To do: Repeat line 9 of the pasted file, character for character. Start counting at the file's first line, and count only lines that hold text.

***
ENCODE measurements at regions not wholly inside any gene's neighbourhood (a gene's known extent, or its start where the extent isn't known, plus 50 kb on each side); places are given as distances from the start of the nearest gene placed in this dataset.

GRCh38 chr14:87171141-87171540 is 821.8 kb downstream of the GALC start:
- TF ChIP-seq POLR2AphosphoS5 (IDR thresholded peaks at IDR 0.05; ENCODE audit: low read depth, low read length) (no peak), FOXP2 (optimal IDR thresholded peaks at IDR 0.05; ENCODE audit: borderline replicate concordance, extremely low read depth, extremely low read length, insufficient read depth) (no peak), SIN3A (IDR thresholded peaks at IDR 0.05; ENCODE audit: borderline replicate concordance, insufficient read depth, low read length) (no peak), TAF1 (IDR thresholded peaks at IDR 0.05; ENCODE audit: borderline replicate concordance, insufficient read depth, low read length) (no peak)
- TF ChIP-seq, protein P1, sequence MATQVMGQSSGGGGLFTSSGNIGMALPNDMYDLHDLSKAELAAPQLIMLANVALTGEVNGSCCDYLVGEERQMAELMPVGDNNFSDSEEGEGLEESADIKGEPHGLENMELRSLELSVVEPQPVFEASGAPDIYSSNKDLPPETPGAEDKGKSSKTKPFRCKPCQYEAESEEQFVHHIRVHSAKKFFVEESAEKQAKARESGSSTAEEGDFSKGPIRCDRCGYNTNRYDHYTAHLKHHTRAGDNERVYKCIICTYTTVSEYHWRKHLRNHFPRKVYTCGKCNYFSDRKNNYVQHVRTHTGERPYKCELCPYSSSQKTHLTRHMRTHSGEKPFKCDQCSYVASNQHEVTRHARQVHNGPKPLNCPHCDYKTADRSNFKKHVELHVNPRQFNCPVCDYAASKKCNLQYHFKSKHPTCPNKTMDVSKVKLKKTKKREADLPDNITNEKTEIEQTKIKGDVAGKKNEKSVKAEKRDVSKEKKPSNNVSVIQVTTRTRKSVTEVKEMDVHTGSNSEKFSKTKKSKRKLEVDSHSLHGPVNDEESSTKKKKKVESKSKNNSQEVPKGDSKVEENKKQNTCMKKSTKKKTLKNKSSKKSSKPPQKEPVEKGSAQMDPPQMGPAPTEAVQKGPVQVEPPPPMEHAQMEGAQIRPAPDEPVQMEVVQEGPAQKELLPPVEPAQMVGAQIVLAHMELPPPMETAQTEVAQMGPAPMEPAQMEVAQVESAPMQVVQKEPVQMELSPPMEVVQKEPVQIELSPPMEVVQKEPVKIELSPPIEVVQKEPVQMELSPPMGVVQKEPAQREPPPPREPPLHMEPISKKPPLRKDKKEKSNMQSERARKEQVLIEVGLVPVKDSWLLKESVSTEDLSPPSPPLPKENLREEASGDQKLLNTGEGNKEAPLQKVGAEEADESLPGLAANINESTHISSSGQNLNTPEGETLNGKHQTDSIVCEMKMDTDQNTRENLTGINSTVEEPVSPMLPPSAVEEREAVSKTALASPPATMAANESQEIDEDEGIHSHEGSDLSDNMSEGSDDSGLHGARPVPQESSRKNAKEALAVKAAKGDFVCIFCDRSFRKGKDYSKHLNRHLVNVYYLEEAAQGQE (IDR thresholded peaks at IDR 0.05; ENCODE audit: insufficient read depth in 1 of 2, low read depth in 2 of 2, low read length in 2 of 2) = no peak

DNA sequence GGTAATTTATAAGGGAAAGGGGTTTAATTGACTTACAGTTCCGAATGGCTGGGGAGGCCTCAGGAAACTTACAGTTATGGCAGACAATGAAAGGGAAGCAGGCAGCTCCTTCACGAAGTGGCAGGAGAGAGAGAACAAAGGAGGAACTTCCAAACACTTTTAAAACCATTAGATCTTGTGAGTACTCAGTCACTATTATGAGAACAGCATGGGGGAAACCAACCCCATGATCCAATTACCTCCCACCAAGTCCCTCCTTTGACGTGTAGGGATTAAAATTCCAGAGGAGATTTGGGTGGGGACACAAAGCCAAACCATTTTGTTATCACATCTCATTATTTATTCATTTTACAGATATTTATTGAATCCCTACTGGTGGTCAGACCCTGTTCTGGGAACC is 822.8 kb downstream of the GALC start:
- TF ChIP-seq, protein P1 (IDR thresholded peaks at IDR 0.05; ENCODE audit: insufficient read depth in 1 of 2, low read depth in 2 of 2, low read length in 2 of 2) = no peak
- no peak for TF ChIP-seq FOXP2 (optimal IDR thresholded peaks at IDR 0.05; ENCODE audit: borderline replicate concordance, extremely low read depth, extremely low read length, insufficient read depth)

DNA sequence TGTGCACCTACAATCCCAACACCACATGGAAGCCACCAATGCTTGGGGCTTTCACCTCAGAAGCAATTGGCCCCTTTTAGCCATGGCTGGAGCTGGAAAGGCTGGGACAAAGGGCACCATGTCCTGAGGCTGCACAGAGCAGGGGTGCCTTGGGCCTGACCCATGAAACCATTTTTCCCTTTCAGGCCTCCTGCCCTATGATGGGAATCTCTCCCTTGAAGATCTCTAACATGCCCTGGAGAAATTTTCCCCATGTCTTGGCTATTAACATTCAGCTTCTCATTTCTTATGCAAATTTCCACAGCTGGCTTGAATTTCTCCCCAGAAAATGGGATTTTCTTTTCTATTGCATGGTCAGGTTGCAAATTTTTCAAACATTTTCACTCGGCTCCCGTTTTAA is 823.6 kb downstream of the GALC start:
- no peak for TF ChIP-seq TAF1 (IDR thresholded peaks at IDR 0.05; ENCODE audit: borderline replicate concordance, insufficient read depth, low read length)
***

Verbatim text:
- no peak for TF ChIP-seq TAF1 (IDR thresholded peaks at IDR 0.05; ENCODE audit: borderline replicate concordance, insufficient read depth, low read length)